“Core vaccines are those that protect them against common diseases that most dogs can be exposed to throughout their lives,” Dr. Bustamante said.
Distemper is a virus that’s common across the globe, which means dogs from literally anywhere could potentially be infected and transmit the disease.
“Distemper does exist in the U.S.,” Dr. Bustamante said, “but it's a lot more common in other countries. And we tend to forget that lots of people import dogs into the U.S. … So, people think that their dog will never be in contact with an unvaccinated dog, and that's not true.”
Distemper affects dogs who aren’t fully vaccinated, which includes pups who have never had a single shot as well as those who are only partially vaccinated and haven’t received every dose they need.
“Some people think that just because their puppy has received a vaccine, [it] means that their puppy is protected,” Dr. Bustamante said. “You'd have to confirm with your veterinarian [that] your puppy's vaccines are complete.”
The distemper vaccine for dogs is the best — and really only — way to effectively prevent your dog from getting super sick with the virus, especially since it’s so easy to get and spread.
How many distemper shots does a puppy need?
“Then they start getting it from 6 weeks old, every two to four weeks, up until they're 16 weeks old,” Dr. Bustamante said.
Making sure your dog is fully vaccinated against the virus is so important. And the only way that can happen is if he’s getting absolutely every dose of the distemper vaccine he needs.
“I feel that most of the puppies I've seen infected with viruses, even if they've received one dose, it's because owners thought that they were protected and they didn't know that they were still missing [doses],” Dr. Bustamante said.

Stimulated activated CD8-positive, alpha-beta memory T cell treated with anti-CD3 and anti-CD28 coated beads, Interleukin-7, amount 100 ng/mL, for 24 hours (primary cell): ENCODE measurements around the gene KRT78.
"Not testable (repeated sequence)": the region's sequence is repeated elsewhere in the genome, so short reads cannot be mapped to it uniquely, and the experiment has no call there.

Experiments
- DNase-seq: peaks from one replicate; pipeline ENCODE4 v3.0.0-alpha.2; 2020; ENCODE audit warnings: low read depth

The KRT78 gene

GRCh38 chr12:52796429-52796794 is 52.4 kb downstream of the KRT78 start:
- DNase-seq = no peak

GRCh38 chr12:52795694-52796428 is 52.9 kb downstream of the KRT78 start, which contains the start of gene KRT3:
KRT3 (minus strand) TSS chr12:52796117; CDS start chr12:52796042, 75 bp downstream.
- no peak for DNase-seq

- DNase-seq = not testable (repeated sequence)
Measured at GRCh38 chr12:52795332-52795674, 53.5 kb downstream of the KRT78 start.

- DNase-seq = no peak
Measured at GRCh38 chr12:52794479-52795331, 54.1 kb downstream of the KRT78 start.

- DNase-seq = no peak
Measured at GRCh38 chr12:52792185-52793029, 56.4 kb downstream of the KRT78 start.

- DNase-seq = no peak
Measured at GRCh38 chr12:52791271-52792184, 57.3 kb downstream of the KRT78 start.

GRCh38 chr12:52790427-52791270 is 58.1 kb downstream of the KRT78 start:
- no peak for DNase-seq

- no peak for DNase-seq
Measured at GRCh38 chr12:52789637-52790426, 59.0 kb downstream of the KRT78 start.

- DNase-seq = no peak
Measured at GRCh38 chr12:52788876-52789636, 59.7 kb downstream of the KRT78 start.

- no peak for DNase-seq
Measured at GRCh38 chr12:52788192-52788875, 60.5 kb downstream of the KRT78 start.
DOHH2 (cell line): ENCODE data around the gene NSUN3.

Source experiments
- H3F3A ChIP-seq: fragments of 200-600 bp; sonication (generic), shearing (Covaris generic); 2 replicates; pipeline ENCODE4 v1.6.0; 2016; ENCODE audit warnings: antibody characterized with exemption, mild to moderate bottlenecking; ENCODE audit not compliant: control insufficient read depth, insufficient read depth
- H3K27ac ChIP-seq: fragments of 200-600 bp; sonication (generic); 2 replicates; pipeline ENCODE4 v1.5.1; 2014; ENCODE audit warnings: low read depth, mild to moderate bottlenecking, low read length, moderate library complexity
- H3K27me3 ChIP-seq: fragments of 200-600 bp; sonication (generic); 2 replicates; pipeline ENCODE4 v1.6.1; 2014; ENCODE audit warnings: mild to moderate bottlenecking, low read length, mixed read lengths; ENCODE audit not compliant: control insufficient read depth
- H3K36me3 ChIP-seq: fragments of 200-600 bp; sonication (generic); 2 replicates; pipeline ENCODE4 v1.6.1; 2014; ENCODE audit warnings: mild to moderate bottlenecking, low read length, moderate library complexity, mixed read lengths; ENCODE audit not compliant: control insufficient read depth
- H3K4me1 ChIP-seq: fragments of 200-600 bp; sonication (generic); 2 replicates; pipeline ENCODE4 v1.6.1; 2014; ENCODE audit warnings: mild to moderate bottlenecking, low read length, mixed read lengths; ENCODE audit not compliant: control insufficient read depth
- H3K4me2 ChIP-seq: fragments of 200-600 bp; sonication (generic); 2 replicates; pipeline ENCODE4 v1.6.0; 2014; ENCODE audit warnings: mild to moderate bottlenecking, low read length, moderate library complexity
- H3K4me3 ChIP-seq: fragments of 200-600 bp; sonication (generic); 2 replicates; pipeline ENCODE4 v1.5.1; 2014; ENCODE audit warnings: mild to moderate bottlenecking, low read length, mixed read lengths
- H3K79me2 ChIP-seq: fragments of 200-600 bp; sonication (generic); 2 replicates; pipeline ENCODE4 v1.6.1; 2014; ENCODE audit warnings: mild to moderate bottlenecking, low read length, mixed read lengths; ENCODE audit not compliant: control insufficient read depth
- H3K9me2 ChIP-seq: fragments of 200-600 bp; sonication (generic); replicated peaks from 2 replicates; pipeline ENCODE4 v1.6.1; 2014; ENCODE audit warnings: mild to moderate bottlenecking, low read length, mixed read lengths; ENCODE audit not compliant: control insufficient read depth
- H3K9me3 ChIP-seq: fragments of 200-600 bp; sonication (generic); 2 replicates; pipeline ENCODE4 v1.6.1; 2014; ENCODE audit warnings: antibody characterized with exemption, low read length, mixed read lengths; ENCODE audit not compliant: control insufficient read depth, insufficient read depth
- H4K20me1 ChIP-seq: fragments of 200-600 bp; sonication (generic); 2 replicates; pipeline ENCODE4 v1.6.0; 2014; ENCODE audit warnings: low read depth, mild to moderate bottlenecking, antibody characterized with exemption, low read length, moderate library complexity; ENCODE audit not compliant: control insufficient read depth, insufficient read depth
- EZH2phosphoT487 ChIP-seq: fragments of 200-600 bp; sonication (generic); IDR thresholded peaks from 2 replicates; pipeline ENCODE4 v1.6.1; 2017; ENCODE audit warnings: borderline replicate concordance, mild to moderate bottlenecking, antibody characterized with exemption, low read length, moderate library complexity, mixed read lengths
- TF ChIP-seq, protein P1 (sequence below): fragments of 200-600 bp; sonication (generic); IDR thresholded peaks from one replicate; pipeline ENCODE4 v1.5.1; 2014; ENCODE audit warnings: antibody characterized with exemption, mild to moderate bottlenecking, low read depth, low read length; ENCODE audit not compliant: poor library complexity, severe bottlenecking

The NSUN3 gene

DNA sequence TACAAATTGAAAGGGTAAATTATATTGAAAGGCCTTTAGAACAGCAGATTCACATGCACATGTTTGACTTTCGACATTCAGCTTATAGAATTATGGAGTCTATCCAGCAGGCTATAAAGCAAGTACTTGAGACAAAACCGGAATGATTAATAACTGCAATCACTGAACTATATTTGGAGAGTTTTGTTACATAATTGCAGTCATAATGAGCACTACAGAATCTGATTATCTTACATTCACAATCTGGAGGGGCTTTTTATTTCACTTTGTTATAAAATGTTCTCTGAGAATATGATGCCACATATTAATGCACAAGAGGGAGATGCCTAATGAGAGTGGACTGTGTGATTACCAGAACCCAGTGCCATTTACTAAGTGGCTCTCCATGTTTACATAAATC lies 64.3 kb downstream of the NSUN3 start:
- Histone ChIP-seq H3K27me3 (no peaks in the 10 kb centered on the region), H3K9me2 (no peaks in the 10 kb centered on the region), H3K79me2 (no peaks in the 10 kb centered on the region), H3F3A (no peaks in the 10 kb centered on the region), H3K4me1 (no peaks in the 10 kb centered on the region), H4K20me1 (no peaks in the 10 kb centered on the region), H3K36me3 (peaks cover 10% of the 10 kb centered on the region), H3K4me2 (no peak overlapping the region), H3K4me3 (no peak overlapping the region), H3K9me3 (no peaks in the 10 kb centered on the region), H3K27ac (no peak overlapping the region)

Dogs of any age can get the distemper vaccine, but it’s best to start the process in 6-week-old puppies.
“Prior to 6 weeks old, vaccines in puppies are not as effective because they interfere with the immunity that their mom gives them [through her milk],” Dr. Bustamante said.
According to Dr. Bustamante, your dog is supposed to get another injection when he’s a year old. From there, he’ll get boosters every so often.
“Depending on where you are, sometimes it's every three years after,” Dr. Bustamante said.
If you aren’t sure whether or not your pup has been fully vaccinated, your vet should be able to help you figure it out.
“Whenever you go to your vet ... bring all the vaccine records because your vet will see when your puppy was vaccinated, and then will tell you when else your puppy needs future vaccines,” Dr. Bustamantee said.
How much does the canine distemper vaccine cost?
The price of the distemper vaccine for dogs is going to vary depending on where you go; it might only cost the price of the shot, the cost might include the standard fee for an office visit with your vet or it might cost nothing at all.
“It averages around $30,” Dr. Bustamante said. “But you can get them free at some shelters. Some shelters will vaccinate them basically for free or for, like, $5 or something like that.”
But keep in mind this doesn’t include the cost of the vet visit, which can bump up the price tag.
Side effects of the distemper vaccine for dogs
You’ll be happy to know that side effects really don’t happen very often with the distemper vaccine.
“Vaccine reactions are rare, very rare,” Dr. Bustamante said. “I give hundreds of vaccines in a month, and I ... see maybe three vaccine reactions or four vaccine reactions a year.”
If dogs do experience side effects of the distemper vaccine, they’re going to be incredibly mild. Common (yet rare) side effects include:
- Mild face swelling
- Soreness at injection site
More serious reactions are even rarer occurrences.
If your pup does end up experiencing side effects of the distemper vaccine, that just means you need to take preventative measures before getting any other shots, since it’s likely they could also cause a similar reaction in your dog.
“Those pets do continue to get vaccines, but they need to get special allergy medications before getting them,” Dr. Bustamante.
But you shouldn’t let possible side effects keep your dog from receiving the distemper vaccine.
“It's a safe vaccine that can prevent your dog from dying,” Dr. Bustamante said. “It’s a cheap and safe way to protect your dog.”